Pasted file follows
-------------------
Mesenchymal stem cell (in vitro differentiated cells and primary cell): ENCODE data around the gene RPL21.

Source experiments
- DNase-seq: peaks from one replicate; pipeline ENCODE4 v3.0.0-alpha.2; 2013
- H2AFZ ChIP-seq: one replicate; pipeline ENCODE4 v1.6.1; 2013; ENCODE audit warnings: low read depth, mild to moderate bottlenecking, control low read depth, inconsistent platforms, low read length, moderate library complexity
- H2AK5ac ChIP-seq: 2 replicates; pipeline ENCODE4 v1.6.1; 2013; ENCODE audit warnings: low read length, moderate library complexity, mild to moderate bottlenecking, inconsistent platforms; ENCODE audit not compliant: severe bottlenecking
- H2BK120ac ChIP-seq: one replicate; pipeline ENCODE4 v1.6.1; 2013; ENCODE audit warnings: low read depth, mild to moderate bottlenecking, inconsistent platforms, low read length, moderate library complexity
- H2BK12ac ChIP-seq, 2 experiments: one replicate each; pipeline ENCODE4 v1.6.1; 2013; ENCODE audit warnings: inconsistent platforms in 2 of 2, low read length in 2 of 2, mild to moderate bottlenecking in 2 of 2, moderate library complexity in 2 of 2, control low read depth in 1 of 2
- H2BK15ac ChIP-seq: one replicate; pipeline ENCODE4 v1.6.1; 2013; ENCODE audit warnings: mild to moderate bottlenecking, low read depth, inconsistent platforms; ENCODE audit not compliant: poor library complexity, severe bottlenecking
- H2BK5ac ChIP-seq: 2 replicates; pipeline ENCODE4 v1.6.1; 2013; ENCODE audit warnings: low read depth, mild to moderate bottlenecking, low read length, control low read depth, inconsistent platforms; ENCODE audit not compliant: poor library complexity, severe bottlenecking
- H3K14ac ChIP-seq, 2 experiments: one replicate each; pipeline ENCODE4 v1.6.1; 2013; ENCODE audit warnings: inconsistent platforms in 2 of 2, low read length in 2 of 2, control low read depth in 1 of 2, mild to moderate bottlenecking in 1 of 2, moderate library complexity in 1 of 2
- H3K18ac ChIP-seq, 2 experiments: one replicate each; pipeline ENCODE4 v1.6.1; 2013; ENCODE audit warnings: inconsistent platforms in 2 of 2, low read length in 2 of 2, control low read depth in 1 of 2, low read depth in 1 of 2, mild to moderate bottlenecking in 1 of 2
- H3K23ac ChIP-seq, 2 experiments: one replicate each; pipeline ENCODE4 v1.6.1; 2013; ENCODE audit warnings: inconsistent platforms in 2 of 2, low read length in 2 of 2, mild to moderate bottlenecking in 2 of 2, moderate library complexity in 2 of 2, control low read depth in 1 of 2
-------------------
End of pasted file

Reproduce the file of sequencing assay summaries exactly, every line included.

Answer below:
Mesenchymal stem cell (in vitro differentiated cells and primary cell): ENCODE data around the gene RPL21.

Source experiments
- DNase-seq: peaks from one replicate; pipeline ENCODE4 v3.0.0-alpha.2; 2013
- H2AFZ ChIP-seq: one replicate; pipeline ENCODE4 v1.6.1; 2013; ENCODE audit warnings: low read depth, mild to moderate bottlenecking, control low read depth, inconsistent platforms, low read length, moderate library complexity
- H2AK5ac ChIP-seq: 2 replicates; pipeline ENCODE4 v1.6.1; 2013; ENCODE audit warnings: low read length, moderate library complexity, mild to moderate bottlenecking, inconsistent platforms; ENCODE audit not compliant: severe bottlenecking
- H2BK120ac ChIP-seq: one replicate; pipeline ENCODE4 v1.6.1; 2013; ENCODE audit warnings: low read depth, mild to moderate bottlenecking, inconsistent platforms, low read length, moderate library complexity
- H2BK12ac ChIP-seq, 2 experiments: one replicate each; pipeline ENCODE4 v1.6.1; 2013; ENCODE audit warnings: inconsistent platforms in 2 of 2, low read length in 2 of 2, mild to moderate bottlenecking in 2 of 2, moderate library complexity in 2 of 2, control low read depth in 1 of 2
- H2BK15ac ChIP-seq: one replicate; pipeline ENCODE4 v1.6.1; 2013; ENCODE audit warnings: mild to moderate bottlenecking, low read depth, inconsistent platforms; ENCODE audit not compliant: poor library complexity, severe bottlenecking
- H2BK5ac ChIP-seq: 2 replicates; pipeline ENCODE4 v1.6.1; 2013; ENCODE audit warnings: low read depth, mild to moderate bottlenecking, low read length, control low read depth, inconsistent platforms; ENCODE audit not compliant: poor library complexity, severe bottlenecking
- H3K14ac ChIP-seq, 2 experiments: one replicate each; pipeline ENCODE4 v1.6.1; 2013; ENCODE audit warnings: inconsistent platforms in 2 of 2, low read length in 2 of 2, control low read depth in 1 of 2, mild to moderate bottlenecking in 1 of 2, moderate library complexity in 1 of 2
- H3K18ac ChIP-seq, 2 experiments: one replicate each; pipeline ENCODE4 v1.6.1; 2013; ENCODE audit warnings: inconsistent platforms in 2 of 2, low read length in 2 of 2, control low read depth in 1 of 2, low read depth in 1 of 2, mild to moderate bottlenecking in 1 of 2
- H3K23ac ChIP-seq, 2 experiments: one replicate each; pipeline ENCODE4 v1.6.1; 2013; ENCODE audit warnings: inconsistent platforms in 2 of 2, low read length in 2 of 2, mild to moderate bottlenecking in 2 of 2, moderate library complexity in 2 of 2, control low read depth in 1 of 2